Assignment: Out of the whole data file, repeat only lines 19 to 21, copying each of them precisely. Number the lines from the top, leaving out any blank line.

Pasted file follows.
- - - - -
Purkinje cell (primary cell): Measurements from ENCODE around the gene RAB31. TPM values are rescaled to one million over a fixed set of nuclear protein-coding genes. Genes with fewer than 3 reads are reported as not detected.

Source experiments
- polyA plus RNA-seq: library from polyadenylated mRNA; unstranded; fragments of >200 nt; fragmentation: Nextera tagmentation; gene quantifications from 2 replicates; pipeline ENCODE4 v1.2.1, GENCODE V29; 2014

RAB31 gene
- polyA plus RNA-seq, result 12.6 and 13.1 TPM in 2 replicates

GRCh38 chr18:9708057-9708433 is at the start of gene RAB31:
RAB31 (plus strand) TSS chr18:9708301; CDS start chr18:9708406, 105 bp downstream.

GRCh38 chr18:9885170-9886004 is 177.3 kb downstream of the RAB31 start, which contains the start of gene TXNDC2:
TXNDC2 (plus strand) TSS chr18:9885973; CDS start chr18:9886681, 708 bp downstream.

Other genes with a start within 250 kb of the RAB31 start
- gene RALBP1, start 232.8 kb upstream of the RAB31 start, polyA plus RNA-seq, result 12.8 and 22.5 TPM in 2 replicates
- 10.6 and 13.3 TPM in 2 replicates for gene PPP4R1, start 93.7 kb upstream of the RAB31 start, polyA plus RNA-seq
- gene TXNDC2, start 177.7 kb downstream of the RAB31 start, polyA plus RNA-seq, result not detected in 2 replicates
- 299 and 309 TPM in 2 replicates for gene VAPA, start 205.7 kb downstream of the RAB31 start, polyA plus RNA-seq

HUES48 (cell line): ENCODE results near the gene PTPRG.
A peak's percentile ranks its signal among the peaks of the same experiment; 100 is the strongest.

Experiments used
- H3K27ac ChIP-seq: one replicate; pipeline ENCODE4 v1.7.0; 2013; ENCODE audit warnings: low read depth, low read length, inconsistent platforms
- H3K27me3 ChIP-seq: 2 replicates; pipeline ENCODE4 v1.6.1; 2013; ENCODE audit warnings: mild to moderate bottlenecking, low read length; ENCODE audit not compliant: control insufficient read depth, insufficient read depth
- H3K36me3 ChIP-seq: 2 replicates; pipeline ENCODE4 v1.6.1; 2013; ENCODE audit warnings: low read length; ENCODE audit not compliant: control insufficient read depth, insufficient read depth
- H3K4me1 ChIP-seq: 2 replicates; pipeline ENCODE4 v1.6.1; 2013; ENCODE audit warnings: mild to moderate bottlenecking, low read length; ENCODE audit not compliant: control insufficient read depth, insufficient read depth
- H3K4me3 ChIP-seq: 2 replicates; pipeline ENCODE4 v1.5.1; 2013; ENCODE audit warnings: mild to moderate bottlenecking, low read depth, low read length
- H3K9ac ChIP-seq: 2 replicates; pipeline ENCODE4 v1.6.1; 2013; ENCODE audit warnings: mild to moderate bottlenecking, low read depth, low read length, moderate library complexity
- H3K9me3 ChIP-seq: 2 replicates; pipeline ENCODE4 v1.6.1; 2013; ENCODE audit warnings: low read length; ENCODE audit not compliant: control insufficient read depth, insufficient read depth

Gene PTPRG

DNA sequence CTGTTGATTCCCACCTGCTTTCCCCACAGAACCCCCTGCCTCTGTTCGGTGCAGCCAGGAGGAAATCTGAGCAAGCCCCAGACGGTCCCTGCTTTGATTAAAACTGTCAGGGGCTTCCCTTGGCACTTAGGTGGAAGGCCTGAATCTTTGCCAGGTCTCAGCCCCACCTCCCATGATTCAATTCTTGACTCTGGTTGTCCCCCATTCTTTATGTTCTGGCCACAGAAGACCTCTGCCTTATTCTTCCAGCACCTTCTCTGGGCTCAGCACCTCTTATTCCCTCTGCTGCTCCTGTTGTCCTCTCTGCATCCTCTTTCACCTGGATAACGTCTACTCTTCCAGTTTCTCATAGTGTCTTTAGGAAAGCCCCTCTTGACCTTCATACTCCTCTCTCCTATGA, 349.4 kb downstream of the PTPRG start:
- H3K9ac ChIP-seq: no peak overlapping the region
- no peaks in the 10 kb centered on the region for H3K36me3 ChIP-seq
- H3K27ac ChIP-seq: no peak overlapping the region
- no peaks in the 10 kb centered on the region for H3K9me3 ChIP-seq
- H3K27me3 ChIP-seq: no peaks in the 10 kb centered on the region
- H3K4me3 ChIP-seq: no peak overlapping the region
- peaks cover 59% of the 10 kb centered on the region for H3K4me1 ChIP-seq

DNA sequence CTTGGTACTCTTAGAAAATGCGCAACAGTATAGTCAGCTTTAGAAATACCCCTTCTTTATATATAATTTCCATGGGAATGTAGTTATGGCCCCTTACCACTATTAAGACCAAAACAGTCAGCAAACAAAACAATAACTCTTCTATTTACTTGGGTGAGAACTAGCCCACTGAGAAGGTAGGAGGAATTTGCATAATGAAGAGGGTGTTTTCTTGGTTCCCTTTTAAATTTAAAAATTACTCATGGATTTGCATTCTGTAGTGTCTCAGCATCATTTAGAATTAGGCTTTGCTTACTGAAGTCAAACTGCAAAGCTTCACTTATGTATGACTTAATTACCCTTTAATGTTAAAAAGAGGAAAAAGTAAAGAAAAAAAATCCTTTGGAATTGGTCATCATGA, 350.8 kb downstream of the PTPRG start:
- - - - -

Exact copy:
- H3K27me3 ChIP-seq: 2 replicates; pipeline ENCODE4 v1.6.1; 2013; ENCODE audit warnings: mild to moderate bottlenecking, low read length; ENCODE audit not compliant: control insufficient read depth, insufficient read depth
- H3K36me3 ChIP-seq: 2 replicates; pipeline ENCODE4 v1.6.1; 2013; ENCODE audit warnings: low read length; ENCODE audit not compliant: control insufficient read depth, insufficient read depth
- H3K4me1 ChIP-seq: 2 replicates; pipeline ENCODE4 v1.6.1; 2013; ENCODE audit warnings: mild to moderate bottlenecking, low read length; ENCODE audit not compliant: control insufficient read depth, insufficient read depth